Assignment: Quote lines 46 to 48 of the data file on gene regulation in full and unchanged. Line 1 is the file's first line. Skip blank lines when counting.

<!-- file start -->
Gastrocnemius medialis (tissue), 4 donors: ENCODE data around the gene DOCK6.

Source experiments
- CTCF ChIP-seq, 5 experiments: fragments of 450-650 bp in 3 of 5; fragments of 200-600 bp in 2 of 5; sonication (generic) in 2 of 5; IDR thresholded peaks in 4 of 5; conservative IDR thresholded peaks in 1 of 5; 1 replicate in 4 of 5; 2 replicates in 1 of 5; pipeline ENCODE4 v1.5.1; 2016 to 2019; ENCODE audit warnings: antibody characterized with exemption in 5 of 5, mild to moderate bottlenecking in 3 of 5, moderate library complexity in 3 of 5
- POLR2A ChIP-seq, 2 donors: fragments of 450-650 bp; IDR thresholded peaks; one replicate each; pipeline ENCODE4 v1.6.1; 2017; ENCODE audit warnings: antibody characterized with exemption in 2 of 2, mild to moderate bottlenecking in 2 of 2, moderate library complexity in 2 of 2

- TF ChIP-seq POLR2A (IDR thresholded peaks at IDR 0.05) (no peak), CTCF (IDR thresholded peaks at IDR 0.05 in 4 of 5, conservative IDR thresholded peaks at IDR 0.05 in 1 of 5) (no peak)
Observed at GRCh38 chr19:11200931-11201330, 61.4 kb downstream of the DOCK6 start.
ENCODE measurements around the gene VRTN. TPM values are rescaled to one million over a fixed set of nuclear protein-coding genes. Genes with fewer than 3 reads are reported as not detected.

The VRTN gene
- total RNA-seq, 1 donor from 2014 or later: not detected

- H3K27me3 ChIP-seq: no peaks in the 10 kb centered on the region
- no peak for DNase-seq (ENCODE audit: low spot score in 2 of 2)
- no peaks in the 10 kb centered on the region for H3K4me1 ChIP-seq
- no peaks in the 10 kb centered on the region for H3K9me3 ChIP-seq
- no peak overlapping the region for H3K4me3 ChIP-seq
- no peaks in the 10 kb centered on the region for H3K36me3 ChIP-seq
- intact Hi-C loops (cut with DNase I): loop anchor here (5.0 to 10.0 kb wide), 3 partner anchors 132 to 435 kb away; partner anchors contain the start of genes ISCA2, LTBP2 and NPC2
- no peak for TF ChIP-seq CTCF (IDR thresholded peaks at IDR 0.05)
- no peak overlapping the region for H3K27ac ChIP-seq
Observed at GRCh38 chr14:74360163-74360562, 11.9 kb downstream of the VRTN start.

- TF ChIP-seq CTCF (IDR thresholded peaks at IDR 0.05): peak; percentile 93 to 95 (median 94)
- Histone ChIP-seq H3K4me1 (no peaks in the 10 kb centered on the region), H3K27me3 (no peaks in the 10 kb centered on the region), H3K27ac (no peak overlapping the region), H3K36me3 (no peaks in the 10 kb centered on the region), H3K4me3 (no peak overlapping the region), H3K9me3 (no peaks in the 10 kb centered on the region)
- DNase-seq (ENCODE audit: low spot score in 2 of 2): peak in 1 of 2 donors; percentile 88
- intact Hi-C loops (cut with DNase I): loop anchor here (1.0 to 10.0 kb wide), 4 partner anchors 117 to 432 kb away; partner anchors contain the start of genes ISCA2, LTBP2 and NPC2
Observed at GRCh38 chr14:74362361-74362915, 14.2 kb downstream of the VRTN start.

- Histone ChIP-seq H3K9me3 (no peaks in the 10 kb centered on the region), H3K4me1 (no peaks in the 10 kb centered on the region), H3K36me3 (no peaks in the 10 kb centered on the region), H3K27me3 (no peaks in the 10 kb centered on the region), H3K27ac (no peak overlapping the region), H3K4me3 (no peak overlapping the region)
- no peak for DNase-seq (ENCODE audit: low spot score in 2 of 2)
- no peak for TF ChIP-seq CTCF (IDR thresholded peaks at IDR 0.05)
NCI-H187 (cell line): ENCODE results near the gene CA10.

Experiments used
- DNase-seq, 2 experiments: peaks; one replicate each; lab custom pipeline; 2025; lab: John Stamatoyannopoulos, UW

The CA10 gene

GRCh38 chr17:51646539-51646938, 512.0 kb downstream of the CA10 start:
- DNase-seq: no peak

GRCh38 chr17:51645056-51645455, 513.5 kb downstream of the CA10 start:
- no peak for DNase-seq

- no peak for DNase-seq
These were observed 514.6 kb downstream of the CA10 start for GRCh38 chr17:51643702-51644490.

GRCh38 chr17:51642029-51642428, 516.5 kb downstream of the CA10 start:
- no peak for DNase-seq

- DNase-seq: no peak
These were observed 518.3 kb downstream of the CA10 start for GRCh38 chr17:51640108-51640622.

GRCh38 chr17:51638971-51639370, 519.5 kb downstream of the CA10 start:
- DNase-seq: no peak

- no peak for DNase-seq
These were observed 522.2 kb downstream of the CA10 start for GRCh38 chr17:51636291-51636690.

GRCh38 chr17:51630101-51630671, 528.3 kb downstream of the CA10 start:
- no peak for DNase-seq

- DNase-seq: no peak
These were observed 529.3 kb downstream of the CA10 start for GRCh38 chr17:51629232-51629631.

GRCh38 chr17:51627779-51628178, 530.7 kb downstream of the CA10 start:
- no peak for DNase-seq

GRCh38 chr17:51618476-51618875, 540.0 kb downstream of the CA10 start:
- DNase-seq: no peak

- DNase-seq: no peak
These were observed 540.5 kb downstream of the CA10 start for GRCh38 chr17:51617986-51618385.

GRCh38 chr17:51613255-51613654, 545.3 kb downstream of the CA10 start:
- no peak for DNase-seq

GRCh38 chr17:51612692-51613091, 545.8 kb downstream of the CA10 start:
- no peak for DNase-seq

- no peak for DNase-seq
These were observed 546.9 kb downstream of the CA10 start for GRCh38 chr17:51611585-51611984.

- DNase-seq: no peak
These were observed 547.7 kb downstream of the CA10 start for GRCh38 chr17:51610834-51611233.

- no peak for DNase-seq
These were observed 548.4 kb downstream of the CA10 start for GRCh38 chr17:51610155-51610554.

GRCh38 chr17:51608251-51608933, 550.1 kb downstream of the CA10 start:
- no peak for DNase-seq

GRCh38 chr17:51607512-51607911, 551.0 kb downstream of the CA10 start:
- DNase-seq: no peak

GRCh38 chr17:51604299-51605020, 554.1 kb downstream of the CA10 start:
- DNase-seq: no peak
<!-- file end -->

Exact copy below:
GRCh38 chr17:51630101-51630671, 528.3 kb downstream of the CA10 start:
- no peak for DNase-seq

- DNase-seq: no peak